Economy 04-04-2024 00:05 4 Views

Abortion vs. immigration fuels heated Biden-Trump rematch

GRAND RAPIDS, Mich. — Donald Trump planned his campaign schedule this week to spotlight what he calls “Biden’s border bloodbath” — which he recently labeled “the biggest” issue of the election, even more pressing than the economy. When a reporter shouted a question about abortion at Trump’s event here, the audience drowned it out with boos and yelled “fake news!”

But abortion was top-of-mind for President Biden’s campaign and its allies, with a six-week ban newly cleared to take effect in Florida. In a new ad, Biden blitzed battleground states with footage of Trump declaring he was “proud” to have helped overturn Roe v. Wade. In a news conference, Democratic leaders in states with bans said Trump was to blame. Scores of other Democrats added their voice in cable news interviews, social media posts and statements putting it at the heart of their election year case to the country.

“I absolutely think reproductive freedom is still front and center,” said Rep. Hillary J. Scholten (D), who represents Grand Rapids and flipped her battleground seat in 2022 amid backlash to a statewide abortion ban eventually overridden by popular vote.

Democrats and Republicans are battling over the basic terrain that 2024 will be fought on and trying to push their strongest issue to the forefront. Trump is capitalizing on dismal approval ratings for Biden’s handling of the southern border, while Democrats are hammering the issue Trump hardly talks about — hoping to re-create their success in so many elections since a trio of Trump-appointed justices on the Supreme Court helped overturn Roe.

Many voters have said they are focused on other topics, such as inflation, Biden’s age, Trump’s criminal cases and the war in the Middle East. But each side is betting that immigration and abortion — which have sparked impassioned, personal debates like few other issues in recent years — will be especially galvanizing for their supporters.

Immigration has risen in importance for voters in recent months and now ranks as the top issue affecting Americans’ choice for president, according to some public opinion polls. Illegal border crossings have soared since Biden took office and Trump’s campaign has been eager to trumpet the administration’s struggles.

The presumptive Republican nominee fills his rallies with apocalyptic warnings of an “invasion”; descriptions of some migrants as “animals” who are “poisoning the blood” of the country; promises to carry out the largest deportation operation in U.S. history; and detailed accounts of killings attributed to undocumented immigrants — which Democrats like Scholten acknowledge are playing into broad voter concerns, even as they accuse Trump of demonizing migrants at large and exploiting tragic cases.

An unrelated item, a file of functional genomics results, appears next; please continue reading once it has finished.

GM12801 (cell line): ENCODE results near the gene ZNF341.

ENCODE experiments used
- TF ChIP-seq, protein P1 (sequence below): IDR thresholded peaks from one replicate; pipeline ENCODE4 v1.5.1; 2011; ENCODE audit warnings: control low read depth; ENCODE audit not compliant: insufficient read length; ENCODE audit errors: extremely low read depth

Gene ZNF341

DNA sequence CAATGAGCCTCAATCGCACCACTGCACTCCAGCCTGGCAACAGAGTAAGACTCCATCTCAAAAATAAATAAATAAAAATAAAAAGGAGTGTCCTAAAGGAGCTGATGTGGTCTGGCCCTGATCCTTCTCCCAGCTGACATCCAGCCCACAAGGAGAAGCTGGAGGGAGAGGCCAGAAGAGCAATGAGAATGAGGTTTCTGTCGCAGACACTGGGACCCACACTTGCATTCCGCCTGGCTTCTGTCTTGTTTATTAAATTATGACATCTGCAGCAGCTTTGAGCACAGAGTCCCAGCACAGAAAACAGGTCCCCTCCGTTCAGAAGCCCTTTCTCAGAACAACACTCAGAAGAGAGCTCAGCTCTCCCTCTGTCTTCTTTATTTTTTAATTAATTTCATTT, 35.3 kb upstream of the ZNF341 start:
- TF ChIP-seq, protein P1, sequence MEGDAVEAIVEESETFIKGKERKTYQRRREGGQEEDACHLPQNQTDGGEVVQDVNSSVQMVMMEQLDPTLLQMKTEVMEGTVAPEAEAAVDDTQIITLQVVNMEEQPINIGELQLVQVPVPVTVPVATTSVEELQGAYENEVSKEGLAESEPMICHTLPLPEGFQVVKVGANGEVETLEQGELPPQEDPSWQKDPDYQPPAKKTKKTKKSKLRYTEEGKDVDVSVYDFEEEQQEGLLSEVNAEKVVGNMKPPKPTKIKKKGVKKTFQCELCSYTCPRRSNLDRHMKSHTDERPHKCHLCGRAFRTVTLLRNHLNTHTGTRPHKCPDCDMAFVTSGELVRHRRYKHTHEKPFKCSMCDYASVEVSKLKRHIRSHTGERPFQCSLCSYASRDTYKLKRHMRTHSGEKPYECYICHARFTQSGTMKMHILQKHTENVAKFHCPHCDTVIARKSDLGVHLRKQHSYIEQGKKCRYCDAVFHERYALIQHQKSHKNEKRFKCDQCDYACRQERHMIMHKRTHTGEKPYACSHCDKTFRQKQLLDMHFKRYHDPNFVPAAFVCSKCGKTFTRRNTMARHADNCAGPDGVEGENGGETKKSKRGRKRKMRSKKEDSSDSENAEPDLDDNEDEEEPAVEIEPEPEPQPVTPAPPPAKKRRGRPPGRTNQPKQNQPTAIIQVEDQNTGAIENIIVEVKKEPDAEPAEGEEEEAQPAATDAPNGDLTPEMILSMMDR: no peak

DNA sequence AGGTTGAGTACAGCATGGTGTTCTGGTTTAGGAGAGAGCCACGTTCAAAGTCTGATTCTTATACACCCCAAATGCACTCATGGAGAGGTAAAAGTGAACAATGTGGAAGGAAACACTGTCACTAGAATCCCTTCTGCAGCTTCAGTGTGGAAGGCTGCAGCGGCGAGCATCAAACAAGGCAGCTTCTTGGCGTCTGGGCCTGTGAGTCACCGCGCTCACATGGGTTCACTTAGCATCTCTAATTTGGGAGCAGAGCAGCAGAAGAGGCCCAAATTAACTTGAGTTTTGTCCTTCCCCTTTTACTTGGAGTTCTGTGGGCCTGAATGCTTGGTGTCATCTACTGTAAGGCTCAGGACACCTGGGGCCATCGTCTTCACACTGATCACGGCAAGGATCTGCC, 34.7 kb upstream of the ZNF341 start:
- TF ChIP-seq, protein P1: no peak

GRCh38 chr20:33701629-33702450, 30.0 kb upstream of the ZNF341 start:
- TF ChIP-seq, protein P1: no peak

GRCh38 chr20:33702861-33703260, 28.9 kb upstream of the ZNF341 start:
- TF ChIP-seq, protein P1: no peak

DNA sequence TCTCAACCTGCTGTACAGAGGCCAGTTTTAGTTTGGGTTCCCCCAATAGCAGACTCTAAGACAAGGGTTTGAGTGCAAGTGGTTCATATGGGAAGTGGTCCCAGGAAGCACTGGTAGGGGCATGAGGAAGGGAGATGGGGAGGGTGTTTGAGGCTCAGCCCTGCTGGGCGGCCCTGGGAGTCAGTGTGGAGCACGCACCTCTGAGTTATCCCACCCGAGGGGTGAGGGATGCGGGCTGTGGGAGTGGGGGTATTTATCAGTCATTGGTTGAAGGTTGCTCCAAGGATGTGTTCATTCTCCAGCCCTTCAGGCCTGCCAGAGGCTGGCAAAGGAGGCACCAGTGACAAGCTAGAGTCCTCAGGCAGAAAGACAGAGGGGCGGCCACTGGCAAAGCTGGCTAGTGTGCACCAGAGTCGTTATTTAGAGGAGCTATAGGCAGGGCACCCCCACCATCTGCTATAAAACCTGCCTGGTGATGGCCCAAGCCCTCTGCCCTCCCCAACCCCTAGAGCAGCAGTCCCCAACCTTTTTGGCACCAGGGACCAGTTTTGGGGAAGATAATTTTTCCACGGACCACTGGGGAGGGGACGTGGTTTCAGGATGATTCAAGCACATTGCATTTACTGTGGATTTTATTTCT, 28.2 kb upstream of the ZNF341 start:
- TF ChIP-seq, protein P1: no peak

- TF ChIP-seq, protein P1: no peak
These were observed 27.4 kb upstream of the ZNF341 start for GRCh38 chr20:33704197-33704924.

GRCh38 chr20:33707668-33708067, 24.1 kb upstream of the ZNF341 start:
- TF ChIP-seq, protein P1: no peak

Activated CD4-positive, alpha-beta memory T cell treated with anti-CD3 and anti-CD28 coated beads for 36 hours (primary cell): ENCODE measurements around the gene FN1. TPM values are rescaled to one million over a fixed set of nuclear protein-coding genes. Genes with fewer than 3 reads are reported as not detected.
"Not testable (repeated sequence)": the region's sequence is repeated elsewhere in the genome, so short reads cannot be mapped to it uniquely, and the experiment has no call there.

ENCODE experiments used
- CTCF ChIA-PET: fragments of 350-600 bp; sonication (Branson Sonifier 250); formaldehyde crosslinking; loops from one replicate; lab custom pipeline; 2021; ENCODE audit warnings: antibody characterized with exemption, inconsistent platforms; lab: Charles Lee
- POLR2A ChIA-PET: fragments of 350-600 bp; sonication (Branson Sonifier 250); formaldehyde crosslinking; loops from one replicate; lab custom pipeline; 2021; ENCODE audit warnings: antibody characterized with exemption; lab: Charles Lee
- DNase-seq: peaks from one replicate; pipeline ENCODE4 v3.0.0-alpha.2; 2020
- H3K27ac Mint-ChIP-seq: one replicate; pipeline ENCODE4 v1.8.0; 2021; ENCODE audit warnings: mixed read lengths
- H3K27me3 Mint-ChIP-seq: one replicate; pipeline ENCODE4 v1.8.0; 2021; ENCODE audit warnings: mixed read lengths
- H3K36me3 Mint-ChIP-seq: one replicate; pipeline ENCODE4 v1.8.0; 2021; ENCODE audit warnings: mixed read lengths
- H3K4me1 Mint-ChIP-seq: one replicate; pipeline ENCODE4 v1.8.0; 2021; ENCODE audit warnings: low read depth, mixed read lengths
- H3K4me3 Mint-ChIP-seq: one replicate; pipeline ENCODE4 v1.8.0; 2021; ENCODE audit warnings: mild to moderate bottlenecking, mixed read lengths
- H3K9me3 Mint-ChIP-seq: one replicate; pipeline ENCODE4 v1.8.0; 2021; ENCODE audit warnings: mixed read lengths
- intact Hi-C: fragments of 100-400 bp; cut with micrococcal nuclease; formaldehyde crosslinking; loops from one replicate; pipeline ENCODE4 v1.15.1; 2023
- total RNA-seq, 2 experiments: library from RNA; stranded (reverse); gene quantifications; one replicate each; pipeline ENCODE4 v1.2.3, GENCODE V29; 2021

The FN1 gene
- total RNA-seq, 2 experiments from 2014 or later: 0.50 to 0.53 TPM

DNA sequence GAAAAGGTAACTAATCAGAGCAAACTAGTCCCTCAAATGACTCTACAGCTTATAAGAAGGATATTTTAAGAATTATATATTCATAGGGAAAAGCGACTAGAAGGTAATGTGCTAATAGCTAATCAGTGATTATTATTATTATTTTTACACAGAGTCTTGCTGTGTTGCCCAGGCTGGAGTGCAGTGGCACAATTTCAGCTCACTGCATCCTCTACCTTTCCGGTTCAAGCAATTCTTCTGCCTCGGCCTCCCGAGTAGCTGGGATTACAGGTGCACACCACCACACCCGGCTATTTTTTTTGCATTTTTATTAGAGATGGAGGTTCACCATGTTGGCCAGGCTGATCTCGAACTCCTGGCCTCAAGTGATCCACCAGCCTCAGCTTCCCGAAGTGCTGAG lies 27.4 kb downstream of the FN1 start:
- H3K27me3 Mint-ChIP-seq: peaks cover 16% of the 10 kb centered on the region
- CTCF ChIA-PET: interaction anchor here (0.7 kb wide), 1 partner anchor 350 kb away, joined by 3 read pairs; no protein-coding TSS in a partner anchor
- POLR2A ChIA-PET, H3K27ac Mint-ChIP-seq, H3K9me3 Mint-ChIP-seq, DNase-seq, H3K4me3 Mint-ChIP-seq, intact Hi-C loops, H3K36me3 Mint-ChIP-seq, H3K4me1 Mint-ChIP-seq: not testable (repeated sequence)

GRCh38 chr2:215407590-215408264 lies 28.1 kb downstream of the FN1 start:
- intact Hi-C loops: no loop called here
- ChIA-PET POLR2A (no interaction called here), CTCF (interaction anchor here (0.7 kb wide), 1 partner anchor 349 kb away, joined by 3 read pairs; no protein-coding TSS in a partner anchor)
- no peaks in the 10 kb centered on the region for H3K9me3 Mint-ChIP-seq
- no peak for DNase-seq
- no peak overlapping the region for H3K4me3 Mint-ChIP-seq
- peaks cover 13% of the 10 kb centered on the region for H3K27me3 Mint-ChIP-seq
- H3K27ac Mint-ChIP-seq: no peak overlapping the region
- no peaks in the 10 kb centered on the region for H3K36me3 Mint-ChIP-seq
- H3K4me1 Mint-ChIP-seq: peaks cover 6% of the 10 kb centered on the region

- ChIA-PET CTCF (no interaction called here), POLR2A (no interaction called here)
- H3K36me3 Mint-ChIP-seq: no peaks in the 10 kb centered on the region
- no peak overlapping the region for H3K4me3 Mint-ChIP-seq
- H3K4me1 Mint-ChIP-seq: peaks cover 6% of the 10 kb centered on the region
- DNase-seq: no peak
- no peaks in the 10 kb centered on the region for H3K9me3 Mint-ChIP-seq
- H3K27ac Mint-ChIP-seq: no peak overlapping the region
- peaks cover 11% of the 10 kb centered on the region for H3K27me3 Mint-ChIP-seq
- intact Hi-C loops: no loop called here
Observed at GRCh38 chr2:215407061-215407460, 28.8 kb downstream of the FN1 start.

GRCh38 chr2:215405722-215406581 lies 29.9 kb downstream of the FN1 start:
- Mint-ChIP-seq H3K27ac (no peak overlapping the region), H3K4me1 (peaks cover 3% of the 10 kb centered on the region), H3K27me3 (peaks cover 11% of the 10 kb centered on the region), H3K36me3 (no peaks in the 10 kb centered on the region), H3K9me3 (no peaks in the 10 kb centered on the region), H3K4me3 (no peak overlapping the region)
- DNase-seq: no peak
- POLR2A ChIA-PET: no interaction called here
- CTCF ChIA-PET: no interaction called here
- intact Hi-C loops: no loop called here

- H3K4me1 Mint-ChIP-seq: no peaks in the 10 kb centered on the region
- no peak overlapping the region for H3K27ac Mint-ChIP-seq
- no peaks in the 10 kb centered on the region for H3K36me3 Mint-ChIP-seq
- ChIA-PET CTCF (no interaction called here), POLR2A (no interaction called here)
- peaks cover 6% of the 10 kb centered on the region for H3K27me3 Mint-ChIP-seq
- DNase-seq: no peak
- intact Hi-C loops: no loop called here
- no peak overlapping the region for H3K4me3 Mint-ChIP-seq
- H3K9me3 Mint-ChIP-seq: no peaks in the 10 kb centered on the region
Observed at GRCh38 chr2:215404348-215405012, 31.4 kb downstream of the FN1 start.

“When you see someone who is killed in our community and you recognize that there was a person here who did that who shouldn’t have been here, you’re right to question our system of keeping Americans safe,” Scholten said.

The battle played out on the sidewalk outside Trump’s event in Grand Rapids. Across the street from the convention center where Trump spoke, 60-year-old Susan Linker protested with a homemade black-and-orange sign — “Trump for Prison” — and immediately said “women’s reproductive rights” when asked what issues are most important this election.

James Napier, an 80-year-old Trump supporter, walked up as Linker gave a reporter her phone number.

“Do you know how many women are raped at the border?” he asked.

“Do you know how many women in America are raped by American men?” Linker retorted.

Napier accused Biden of “doing nothing” about the border and soon walked off in disgust.

“You women are dumb as posts,” he said.

In an interview later, Napier said he generally opposes abortion bans: “It’s not my body.” State-level referendums affirming abortion rights have passed even in red-leaning states, underscoring that plenty of Republicans have concerns about post-Roe restrictions that elected officials in their party enacted. But Napier, like many Trump backers, is more concerned about the border and the economy than abortion.

Democrats are trying to blunt Trump’s advantage on immigration by attacking his role in tanking a bipartisan border security deal — which led even some Republicans to argue that Trump is more interested in campaigning on the problems at the border than passing a solution. Some have also criticized the dehumanizing language he uses to describe some undocumented immigrants — “I don’t know if you call them people,” he said last month while discussing those accused of crimes — and the hard-line policies he and his allies are talking about implementing in a second term.